Writers might well find ideas in these tales. And that’s a good thing. While I’m not condoning the exposure of children to violence, death and horror, it certainly can entertain the adult reader and inspire the adult writer.

Back when these stories were written, I submit the world was a more violent place. There was no such thing as being an adolescent. One went from the caterpillar stage of childhood to the butterfly stage of adulthood without any inconvenient chrysalis stage of adolescence in between. People grew up earlier. Children’s books were violent because life was violent. It still is these days, but we don’t like to admit it and try to protect our children from its excesses. An example of this is the scene in Alice’s Adventures in Wonderland where the Duchess throws her baby boy to Alice (who only just manages to catch him) after singing a song about how beating a child was a justifiable punishment for it sneezing. This would hardly have raised an eyebrow back in 1865. Children were beaten. The world was perhaps no better or worse than it is today, but violence was condoned more and seen as an acceptable solution to social and domestic problems. Carroll was using violence as nonsense, and perhaps as a comment on the philosophy of child-rearing at the time: the air in the Duchess’s house was full of pepper, the baby sneezed as a result, and so the Duchess beat him. Problem solved.

We would not condone such a practice today, even as nonsense, which is why this incident has not, my knowledge, been incorporated into any film adaptations of Alice so far ( I don’t include the Burton film there, as it is so far removed from the original story as to be a separate entity).

Burton’s film does, however, seek to make an adult vision of Wonderland (with a bit of Looking-Glass Land added into it). And that is how the horror of children’s stories can be used to good effect. Tales like Frank Beddor’s The Looking-Glass Wars is a classic use of a classic to create something new and insightful.

So horror is there in children’s stories. If you sit and read the originals and wonder why they all seem so different to what you thought they were about, or what you remembered when you read them as a kid, then I hope you can take a whole new delight in these children’s stories for grown-ups. And, as a writer, that they inspire you in your own tales of horror and fantasy.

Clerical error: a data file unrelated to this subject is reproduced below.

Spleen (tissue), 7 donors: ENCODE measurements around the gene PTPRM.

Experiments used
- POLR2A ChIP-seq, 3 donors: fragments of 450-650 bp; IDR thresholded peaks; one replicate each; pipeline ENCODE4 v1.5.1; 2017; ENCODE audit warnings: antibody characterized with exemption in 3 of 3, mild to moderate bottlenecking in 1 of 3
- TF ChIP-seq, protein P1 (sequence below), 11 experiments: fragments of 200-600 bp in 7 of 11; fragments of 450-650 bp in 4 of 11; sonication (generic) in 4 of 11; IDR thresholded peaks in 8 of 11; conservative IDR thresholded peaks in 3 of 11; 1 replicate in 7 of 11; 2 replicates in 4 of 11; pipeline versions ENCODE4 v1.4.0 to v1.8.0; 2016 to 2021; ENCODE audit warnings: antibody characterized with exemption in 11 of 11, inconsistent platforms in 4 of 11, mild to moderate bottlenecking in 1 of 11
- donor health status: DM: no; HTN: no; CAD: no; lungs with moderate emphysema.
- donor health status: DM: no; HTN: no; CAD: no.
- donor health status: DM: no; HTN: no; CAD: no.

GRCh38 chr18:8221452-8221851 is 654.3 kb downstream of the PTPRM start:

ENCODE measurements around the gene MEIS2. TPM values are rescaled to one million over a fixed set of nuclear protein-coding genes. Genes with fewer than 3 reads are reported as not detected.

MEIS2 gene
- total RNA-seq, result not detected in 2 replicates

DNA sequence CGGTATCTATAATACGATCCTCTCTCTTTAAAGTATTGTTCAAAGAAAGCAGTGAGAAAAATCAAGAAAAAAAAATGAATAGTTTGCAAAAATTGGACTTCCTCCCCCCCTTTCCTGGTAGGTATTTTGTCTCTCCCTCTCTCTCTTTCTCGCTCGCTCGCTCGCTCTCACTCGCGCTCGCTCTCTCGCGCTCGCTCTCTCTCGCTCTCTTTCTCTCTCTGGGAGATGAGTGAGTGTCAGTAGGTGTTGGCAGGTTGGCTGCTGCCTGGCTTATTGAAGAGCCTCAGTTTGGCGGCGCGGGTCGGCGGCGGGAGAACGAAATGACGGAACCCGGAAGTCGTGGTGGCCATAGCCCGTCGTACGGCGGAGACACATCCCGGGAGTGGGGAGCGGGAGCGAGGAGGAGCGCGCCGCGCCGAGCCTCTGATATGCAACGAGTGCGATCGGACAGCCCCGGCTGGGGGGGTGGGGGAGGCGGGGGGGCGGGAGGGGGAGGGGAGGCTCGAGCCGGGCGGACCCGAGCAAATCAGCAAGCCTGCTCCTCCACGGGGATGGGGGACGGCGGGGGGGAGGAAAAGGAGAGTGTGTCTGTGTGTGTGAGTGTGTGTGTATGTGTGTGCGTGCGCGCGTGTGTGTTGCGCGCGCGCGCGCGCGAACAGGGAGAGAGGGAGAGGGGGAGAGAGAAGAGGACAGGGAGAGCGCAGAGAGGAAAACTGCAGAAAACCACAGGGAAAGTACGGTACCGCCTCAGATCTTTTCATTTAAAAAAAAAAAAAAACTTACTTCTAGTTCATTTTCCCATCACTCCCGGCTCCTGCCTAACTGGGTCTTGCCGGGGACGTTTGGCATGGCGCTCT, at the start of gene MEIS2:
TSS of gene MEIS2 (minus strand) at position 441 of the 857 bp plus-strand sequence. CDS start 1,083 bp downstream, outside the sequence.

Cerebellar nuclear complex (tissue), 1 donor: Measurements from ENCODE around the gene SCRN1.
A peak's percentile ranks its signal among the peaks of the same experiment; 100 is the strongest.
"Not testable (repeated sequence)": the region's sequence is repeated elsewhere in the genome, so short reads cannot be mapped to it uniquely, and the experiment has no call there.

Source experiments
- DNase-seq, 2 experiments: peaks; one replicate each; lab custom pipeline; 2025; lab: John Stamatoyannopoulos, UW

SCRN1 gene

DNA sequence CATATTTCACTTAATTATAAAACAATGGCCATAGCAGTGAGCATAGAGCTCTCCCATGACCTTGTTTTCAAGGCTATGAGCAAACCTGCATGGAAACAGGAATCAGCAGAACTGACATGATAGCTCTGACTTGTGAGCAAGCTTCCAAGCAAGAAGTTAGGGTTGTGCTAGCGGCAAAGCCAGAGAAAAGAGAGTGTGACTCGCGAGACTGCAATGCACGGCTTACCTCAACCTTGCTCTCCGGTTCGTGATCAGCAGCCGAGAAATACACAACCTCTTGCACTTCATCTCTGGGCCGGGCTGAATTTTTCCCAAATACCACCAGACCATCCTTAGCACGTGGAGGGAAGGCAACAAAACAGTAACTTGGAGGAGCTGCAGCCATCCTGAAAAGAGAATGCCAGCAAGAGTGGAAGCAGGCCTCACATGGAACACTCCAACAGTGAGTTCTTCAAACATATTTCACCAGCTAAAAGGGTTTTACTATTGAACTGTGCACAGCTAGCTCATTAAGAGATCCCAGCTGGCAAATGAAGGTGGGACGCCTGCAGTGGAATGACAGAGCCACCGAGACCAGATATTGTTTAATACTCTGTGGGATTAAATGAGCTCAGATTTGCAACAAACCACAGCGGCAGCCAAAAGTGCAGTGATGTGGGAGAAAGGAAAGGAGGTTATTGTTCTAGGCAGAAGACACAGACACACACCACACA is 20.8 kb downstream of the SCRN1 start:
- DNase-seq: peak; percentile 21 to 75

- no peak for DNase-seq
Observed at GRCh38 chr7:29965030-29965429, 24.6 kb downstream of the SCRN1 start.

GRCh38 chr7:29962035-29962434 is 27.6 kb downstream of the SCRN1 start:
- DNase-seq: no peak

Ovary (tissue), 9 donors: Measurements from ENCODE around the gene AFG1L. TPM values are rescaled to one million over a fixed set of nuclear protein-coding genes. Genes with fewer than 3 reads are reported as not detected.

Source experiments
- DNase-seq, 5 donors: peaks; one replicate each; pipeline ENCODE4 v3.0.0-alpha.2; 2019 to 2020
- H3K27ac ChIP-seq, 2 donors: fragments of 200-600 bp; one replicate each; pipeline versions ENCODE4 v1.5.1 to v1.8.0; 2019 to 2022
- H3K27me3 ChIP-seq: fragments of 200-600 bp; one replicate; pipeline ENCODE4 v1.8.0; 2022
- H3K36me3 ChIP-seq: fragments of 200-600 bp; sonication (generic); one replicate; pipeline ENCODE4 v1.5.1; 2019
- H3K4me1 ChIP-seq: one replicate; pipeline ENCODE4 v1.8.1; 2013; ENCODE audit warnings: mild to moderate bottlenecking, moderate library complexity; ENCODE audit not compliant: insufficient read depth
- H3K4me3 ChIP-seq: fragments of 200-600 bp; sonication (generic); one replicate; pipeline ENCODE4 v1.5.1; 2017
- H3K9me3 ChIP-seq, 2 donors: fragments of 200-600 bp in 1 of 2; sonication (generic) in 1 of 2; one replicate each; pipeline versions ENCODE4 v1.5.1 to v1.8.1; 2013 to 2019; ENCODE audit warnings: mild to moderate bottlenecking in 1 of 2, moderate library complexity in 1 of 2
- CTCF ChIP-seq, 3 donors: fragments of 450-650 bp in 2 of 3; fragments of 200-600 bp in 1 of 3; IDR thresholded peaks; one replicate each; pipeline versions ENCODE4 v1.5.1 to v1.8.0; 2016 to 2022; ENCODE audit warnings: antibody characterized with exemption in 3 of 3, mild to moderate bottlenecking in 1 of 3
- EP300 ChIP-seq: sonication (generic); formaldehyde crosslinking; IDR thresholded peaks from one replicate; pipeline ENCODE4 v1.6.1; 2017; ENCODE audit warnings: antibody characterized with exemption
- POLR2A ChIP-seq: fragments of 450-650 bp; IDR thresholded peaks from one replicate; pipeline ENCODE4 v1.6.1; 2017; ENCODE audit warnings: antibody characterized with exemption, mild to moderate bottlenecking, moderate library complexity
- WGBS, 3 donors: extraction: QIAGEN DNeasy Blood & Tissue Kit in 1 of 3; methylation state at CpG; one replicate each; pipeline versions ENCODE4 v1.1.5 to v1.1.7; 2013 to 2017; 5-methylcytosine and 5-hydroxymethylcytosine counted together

Road Beasts

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I stand on the corner and watch the

Cars rush by.

 The drivers, in cocoons of metal and glass,

Windows up, the world shut out,

Air conditioning on, radio LOUD,

Listening to the drive-time DJ

Serve his daily dose of stereo bubble-gum.

 Where are they going, these car junkies?

What is so important

They risk their lives to bet there?

 See the drivers:

A man, his face set in anger,

Huddles over his steering-wheel

Like he has to hold it on,

Fumes the traffic is too slow,

Mouths his frustration:

“For God’s sake hurry up!”

To the other drivers, who cannot hear.

 A woman, her back-seat driving child

Swaddled in safety harness, safety seat,

Safety-nappy, dummy,

Thumbs a text message on her phone

As the car inches forward at the lights

Like her child’s life was merely incidental.

 A young man, out to impress,

His penis-exhaust throbbing,

One arm propped out the window,

The other reluctantly, insolently,

Resting lightly on the steering-wheel,

A cigarette set in the corner of his mouth

At just the right angle to make the girls notice.

 Road beasts, the cars, pass by,

Spewing, roaring, rushing, purring like cats,

Chugging, crawling,

Deep-chested booms and stutters,

Carrying cargoes of the helpless.

 What would we do without them?

No way to get from here to our next bit

Of mindless triviality.

 I stand on the corner and watch the cars rush by,

And I wonder to myself

Oh, why? Why? Why?

 

Russell Proctor  http://www.russellproctor.com